A contracting economy coupled with rising unemployment has seen a dampened office sector with national vacancy rates hovering around the 10% to 11% mark.
This somewhat challenging landscape has been offset by strong growth in gross fixed capital formation by businesses over the past three years, driving new occupancy and office expansion.
Rising operational costs, improving networking capabilities and the global outbreak of COVID-19 has seen a strong shift in focus for corporates to scale down on office space and to promote satellite working establishments. More specifically, a call for temporary shared office spaces, or flexi spaces, is now emerging in the market.
These trends will inevitably reduce the demand for office space in the medium to long term, driving vacancies and constraining new traditional office space development. The market may alternatively move towards retrofitting and refurbishment, converting traditional office space into flexi or shared spaces.
In this period, asking rental rates are anticipated to decline in response to an over supply of stock, placing increased pressure on vacancy rates.
Industrial space remains the strongest asset class when compared to its commercial counterparts, with class leading year-on-year capital growth backed by low vacancy rates (3.4% national average). In response to a constrained economic climate and an increasingly competitive market, occupiers have been forced to scale down and to consolidate their operations in order to cut costs and to keep their businesses afloat.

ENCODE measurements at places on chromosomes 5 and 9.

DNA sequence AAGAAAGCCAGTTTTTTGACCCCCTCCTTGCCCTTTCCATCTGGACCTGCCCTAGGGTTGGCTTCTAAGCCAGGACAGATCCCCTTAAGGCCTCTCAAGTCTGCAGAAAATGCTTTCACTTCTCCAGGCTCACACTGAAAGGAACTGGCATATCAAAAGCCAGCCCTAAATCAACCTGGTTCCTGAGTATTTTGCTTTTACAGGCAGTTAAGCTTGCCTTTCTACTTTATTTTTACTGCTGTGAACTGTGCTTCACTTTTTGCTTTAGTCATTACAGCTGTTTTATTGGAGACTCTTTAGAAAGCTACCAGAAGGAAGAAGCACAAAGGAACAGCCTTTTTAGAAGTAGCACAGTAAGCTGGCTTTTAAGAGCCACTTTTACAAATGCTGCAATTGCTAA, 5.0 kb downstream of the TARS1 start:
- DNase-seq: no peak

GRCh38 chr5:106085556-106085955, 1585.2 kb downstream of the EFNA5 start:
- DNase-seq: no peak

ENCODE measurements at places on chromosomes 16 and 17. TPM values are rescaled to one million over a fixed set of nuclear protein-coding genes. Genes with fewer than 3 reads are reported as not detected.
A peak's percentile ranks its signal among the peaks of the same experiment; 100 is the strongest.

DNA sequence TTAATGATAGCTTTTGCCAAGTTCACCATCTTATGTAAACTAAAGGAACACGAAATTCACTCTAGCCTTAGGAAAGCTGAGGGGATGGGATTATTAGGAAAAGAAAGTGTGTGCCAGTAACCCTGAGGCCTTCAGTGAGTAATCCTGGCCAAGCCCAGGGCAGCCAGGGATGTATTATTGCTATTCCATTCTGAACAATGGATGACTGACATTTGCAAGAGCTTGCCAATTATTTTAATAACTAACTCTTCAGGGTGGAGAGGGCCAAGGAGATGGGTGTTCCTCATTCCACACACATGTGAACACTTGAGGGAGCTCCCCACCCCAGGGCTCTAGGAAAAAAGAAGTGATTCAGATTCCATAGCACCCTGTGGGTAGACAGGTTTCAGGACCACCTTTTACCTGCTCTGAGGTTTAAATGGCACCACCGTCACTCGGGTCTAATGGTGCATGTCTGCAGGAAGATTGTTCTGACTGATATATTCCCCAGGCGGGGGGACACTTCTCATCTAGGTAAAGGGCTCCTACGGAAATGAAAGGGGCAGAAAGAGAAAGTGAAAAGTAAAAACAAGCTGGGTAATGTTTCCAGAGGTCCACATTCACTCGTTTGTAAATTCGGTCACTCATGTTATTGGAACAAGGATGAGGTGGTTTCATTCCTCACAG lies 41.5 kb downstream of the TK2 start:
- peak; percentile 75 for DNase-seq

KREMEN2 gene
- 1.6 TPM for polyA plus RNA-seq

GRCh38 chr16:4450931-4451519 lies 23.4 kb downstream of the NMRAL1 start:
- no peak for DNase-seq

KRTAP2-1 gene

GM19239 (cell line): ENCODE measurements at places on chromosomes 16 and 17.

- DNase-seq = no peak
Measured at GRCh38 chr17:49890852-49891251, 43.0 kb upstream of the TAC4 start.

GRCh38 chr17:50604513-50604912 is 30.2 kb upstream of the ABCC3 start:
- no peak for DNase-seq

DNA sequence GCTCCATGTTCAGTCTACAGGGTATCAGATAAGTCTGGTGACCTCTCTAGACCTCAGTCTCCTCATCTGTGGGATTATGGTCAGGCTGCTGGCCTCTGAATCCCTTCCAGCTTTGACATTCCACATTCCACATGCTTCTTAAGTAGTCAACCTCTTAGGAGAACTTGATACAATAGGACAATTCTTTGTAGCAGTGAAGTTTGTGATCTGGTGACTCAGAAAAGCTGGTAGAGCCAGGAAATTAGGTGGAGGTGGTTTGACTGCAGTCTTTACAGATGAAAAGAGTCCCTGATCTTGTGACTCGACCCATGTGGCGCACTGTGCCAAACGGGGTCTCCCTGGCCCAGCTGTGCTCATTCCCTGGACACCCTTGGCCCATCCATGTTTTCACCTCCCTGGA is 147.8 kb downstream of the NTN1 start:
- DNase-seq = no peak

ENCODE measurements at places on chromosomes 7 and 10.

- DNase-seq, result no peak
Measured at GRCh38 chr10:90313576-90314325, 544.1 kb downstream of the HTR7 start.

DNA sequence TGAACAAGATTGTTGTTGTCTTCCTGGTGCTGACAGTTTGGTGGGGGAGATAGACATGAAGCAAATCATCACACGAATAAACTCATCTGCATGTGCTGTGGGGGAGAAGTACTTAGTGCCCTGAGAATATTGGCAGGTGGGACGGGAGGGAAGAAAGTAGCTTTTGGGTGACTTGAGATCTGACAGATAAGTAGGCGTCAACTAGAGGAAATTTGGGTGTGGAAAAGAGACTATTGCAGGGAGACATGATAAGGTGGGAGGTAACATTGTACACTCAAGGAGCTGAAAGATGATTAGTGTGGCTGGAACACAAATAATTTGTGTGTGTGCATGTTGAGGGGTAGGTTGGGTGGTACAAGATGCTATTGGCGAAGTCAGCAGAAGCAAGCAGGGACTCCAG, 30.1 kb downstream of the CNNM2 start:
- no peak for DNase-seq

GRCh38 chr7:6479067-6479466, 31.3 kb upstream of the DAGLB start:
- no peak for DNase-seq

Although manufacturing and heavy industrial spaces reflect the lowest vacancy rates, increased operational costs and a slowdown in Chinese production levels puts growing pressure on the viability of these operations. Consequently, vacancy rates in the segment are expected to rise, whilst rental growth will slow.
In contrast to the heavy industrial outlook, retail driven warehousing, storage and distribution spaces are set on a strong growth path in the short to medium term. This is driven by a relatively new and healthy e-commerce industry in South Africa. This trend is expected to strengthen as consumer preference and behavioral changes, with increased market penetration as a result of more accessible and affordable technologies.
Amid a 21-day national lock down, businesses and hospitality industries alike have been forced to shut down across South Africa. Global travel bans, as well as the postponement and cancellation of events has left a void throughout the industry. This will have an adverse impact on the hotel industry, with multiple hotel groups announcing temporary closures of venues and facilities.
The hotel snapshot updates must be read in context with the COVID-19 global pandemic, and more importantly, take cognizance of the country-wide 21-day lock down. Subsequently, all indicators will need to be re-evaluated once an updated assessment (post the COVID-19 pandemic) of the hotel industry has been conducted.
Fundamental changes to the dynamics and performance of the hospitality industry abroad, are expected to occur.